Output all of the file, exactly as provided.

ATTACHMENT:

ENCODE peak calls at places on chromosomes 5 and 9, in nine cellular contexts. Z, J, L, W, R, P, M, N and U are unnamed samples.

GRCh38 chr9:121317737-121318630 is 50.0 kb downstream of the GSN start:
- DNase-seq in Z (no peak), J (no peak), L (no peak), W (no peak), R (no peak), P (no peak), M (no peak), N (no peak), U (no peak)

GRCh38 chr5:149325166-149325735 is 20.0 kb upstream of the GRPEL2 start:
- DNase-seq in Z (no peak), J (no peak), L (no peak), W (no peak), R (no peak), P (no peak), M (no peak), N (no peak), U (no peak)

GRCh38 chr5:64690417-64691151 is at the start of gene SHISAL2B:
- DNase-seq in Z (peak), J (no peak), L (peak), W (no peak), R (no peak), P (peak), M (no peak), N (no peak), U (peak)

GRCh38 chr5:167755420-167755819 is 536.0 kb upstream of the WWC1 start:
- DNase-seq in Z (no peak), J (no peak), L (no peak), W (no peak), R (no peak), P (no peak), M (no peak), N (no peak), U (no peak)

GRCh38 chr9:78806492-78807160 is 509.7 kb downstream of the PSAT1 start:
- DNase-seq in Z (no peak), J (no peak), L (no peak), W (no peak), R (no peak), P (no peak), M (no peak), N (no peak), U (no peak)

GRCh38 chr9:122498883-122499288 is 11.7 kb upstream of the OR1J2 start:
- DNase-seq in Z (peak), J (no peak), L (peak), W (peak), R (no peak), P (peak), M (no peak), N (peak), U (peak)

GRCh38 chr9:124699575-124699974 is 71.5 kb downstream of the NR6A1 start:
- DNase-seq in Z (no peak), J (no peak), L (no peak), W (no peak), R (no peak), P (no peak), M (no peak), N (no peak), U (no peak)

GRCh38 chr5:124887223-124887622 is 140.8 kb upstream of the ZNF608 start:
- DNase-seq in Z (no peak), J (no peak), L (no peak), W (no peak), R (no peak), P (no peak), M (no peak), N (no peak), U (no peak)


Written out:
ENCODE peak calls at places on chromosomes 5 and 9, in nine cellular contexts. Z, J, L, W, R, P, M, N and U are unnamed samples.

GRCh38 chr9:121317737-121318630 is 50.0 kb downstream of the GSN start:
- DNase-seq in Z (no peak), J (no peak), L (no peak), W (no peak), R (no peak), P (no peak), M (no peak), N (no peak), U (no peak)

GRCh38 chr5:149325166-149325735 is 20.0 kb upstream of the GRPEL2 start:
- DNase-seq in Z (no peak), J (no peak), L (no peak), W (no peak), R (no peak), P (no peak), M (no peak), N (no peak), U (no peak)

GRCh38 chr5:64690417-64691151 is at the start of gene SHISAL2B:
- DNase-seq in Z (peak), J (no peak), L (peak), W (no peak), R (no peak), P (peak), M (no peak), N (no peak), U (peak)

GRCh38 chr5:167755420-167755819 is 536.0 kb upstream of the WWC1 start:
- DNase-seq in Z (no peak), J (no peak), L (no peak), W (no peak), R (no peak), P (no peak), M (no peak), N (no peak), U (no peak)

GRCh38 chr9:78806492-78807160 is 509.7 kb downstream of the PSAT1 start:
- DNase-seq in Z (no peak), J (no peak), L (no peak), W (no peak), R (no peak), P (no peak), M (no peak), N (no peak), U (no peak)

GRCh38 chr9:122498883-122499288 is 11.7 kb upstream of the OR1J2 start:
- DNase-seq in Z (peak), J (no peak), L (peak), W (peak), R (no peak), P (peak), M (no peak), N (peak), U (peak)

GRCh38 chr9:124699575-124699974 is 71.5 kb downstream of the NR6A1 start:
- DNase-seq in Z (no peak), J (no peak), L (no peak), W (no peak), R (no peak), P (no peak), M (no peak), N (no peak), U (no peak)

GRCh38 chr5:124887223-124887622 is 140.8 kb upstream of the ZNF608 start:
- DNase-seq in Z (no peak), J (no peak), L (no peak), W (no peak), R (no peak), P (no peak), M (no peak), N (no peak), U (no peak)